Brian D. Dykstra, teacher at Hope PRCS in Walker, MI
Proverbs 4:9: “She shall give to thine head an ornament of grace: a crown of glory shall she deliver to thee.”
So far in Proverbs 4, Solomon has addressed his listeners as children and referred to himself as their father. He wrote of the goodness of his doctrine and that his children are not to forsake his law. He reminded them that the instruction he is giving them is the same as that which he received when he was a child.
Solomon then spoke of wisdom and understanding. In an interesting shift, Solomon then began to speak of wisdom as a woman who is not to be forsaken because she is far too valuable. Those who exalt and embrace her, she will promote and honour.
In this verse, God gives us a promise. The Authorized Version uses the word “shall” two times in this verse. Years ago more people understood there was a difference in meaning between “will” and “shall.” “Will” was used to express something which you hoped. If you said you “will” do something, you admitted that, life being what it is, what you said you would do, you might not be able to do after all. “Shall” was used to express the coming of something certain. We will do this or that, but unforeseen circumstances could change that. However, the sun shall set in the west. We are certain that’s going to happen.
Wisdom has two things she shall give and deliver to us: an ornament of grace and a crown of glory. Ornaments and crowns are not numbered among the necessities of life. We would be interested in the gold, perhaps. Maybe you have heard radio ads talking about how gold is a great investment and a way to protect yourself from some coming social or financial upheaval. Yet when disasters strike, who is in great demand? The people with the gold? Is that where the long lines form? People have a great need for gold in emergencies? No, it is the people who have generators, gasoline for the generators, water and storable food who are in demand.
The value of the ornament and the crown, then, is in what they represent. What is this ornament for the head? Could it be a necklace, earrings or, which was part of the culture in those days, a nose ring? This ornament is a decoration but the word has a verb as its root. The verb refers to twisting or twining things together in order to make them one object. This suggests that this ornament is a wreath. People make wreaths by twisting plant material together.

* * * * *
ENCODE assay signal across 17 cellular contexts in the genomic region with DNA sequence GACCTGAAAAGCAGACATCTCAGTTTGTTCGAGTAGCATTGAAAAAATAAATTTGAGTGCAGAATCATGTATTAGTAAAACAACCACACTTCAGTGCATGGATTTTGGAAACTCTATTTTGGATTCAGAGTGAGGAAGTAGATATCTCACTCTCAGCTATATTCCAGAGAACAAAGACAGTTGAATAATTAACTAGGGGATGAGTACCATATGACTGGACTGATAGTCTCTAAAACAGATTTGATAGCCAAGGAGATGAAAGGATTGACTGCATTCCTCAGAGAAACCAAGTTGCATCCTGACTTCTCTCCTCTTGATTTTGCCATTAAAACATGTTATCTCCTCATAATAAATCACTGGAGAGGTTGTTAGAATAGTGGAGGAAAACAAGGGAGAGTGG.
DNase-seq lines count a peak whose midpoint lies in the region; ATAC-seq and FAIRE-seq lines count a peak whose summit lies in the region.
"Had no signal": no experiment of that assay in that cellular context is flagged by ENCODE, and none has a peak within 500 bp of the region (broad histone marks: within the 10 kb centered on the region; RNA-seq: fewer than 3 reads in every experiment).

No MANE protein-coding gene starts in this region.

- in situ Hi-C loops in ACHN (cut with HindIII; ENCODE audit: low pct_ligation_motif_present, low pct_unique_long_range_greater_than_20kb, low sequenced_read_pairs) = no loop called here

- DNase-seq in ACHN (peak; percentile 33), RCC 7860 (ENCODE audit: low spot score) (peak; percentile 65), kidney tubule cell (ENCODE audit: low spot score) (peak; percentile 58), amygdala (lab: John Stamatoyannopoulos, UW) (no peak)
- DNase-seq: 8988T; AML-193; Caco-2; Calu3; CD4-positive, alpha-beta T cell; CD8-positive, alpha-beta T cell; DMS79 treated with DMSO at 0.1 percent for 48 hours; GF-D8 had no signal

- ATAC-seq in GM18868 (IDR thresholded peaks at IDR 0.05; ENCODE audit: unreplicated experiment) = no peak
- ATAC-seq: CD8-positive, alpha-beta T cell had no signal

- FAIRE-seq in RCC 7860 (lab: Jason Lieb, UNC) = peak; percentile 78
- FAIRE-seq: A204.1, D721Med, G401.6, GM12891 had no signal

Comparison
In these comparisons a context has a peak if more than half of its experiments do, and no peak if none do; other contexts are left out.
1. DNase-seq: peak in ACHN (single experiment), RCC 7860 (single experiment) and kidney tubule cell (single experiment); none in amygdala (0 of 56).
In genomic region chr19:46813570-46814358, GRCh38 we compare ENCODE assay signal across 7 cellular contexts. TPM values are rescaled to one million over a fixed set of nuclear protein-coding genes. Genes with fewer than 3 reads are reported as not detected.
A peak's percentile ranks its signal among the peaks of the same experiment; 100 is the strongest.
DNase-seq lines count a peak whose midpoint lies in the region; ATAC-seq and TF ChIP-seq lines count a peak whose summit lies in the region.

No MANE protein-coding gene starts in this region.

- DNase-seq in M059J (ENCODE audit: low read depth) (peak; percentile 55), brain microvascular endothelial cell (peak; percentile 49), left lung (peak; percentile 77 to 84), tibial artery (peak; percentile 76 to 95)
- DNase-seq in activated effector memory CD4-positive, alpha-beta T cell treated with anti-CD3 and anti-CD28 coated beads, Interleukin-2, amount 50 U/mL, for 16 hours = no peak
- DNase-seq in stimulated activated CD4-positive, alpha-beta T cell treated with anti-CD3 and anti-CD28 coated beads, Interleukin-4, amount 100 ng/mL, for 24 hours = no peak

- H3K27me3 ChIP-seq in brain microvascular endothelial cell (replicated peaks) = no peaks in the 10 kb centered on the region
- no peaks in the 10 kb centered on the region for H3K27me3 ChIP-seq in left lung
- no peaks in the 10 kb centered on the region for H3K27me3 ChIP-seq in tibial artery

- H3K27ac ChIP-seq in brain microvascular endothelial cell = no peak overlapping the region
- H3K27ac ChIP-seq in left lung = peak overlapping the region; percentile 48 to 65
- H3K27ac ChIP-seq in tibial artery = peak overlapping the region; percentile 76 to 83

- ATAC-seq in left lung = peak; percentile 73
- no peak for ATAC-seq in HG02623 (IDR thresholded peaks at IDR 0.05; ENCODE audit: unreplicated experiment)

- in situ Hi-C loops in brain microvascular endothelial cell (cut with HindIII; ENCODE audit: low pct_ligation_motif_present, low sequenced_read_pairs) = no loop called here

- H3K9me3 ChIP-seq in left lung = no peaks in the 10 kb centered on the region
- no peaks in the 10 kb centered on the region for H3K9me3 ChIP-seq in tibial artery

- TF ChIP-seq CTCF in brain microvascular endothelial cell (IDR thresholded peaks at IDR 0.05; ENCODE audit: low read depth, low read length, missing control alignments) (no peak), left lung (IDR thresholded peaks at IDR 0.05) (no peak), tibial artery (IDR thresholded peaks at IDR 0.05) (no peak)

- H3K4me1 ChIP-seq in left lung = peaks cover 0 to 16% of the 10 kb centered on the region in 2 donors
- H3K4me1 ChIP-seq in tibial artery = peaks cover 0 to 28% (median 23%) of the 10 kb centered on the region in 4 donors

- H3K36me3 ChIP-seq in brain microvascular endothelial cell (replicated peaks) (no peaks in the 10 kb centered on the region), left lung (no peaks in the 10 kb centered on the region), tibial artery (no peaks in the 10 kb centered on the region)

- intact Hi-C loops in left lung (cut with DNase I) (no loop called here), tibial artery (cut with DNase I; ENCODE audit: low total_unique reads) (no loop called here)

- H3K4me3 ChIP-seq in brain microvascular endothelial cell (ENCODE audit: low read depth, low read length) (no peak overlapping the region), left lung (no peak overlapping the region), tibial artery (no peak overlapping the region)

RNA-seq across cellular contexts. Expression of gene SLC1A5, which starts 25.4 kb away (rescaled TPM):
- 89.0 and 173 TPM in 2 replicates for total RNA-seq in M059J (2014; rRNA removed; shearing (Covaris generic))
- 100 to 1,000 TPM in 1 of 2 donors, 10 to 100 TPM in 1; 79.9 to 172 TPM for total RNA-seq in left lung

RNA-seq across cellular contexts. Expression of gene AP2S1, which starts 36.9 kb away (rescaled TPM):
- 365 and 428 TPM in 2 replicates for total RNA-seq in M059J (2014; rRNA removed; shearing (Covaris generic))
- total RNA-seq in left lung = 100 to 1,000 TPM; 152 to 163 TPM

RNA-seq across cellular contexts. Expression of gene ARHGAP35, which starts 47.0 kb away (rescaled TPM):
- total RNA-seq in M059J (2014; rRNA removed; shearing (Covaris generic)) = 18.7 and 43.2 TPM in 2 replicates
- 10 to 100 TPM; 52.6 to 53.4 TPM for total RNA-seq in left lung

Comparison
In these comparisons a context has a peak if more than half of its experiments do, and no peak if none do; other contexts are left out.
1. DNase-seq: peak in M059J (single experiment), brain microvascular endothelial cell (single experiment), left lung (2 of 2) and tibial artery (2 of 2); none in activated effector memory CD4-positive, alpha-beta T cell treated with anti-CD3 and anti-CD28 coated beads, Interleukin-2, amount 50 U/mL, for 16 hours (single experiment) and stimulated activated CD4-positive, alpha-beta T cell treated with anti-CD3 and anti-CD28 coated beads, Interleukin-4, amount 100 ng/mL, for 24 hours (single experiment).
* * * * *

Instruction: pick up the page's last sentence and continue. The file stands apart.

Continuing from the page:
Wreaths were the rewards of victory. Victors in athletic contests were given wreaths. Did the Jews in biblical times have the same use for wreaths? Athletes earn their victories through careful preparation and exercise. They work hard to earn the victories they achieve. Yes, sometimes victory comes by way of a break along the way but they were ready to take advantage of the break. The athlete had won the contest and could now display the symbol of his achievement.
Wisdom gives us this ornament of grace. It is a wreath of victory but we had better not forget this is not an ornament of works. Wisdom does not reward us for our work. We have the victory but the victory is ours by grace alone. Wisdom gives us this ornament as a gift. We are not given this ornament because we have striven for it. It is not ours because we have expressed more interest in it than have others. It is of grace alone.
Wisdom also delivers us a crown. Deliver often means to be snatched away from trouble. Here it means to hand something over safely. Someone had the task of bringing an item to someone else and he has done so. Again, we did not do any work for this crown. Wisdom delivers to us this crown as a gift of grace. We will not, as a popular hymn states, “Cling to the old rugged cross, and exchange it some day for a crown.” What! The last great step of salvation is something I do myself? I am just at the threshold of heaven, and now there is something I must do? To obtain this crown of glory must I perform an act, an exchange? Salvation’s final step, obtaining the crown of glory, comes down to my work of making a change? No, wisdom safely and graciously delivers the crown of glory to us, God’s elect.
Kings and queens wear crowns. Royalty rule over earthly kingdoms, often in great, yet transient, splendour. However, we, the poor in spirit, shall rule! By wisdom we do not have our hearts set on some earthly kingdom. We know how long this earth will last. All of this creation will pass away, perhaps soon. When the chess game is done, the exalted king and queen, and the lowly pawns are all returned to the same box together. What good is a crown in the grave? Possessing the true wisdom of God’s Word, we look forward to the kingship of all believers. All the elect will wear crowns of glory as we rule with Christ in His perfect, heavenly kingdom. This crown is not vain but has true, enduring value.
That is the wisdom we hope God uses our churches, homes and schools to give to our children.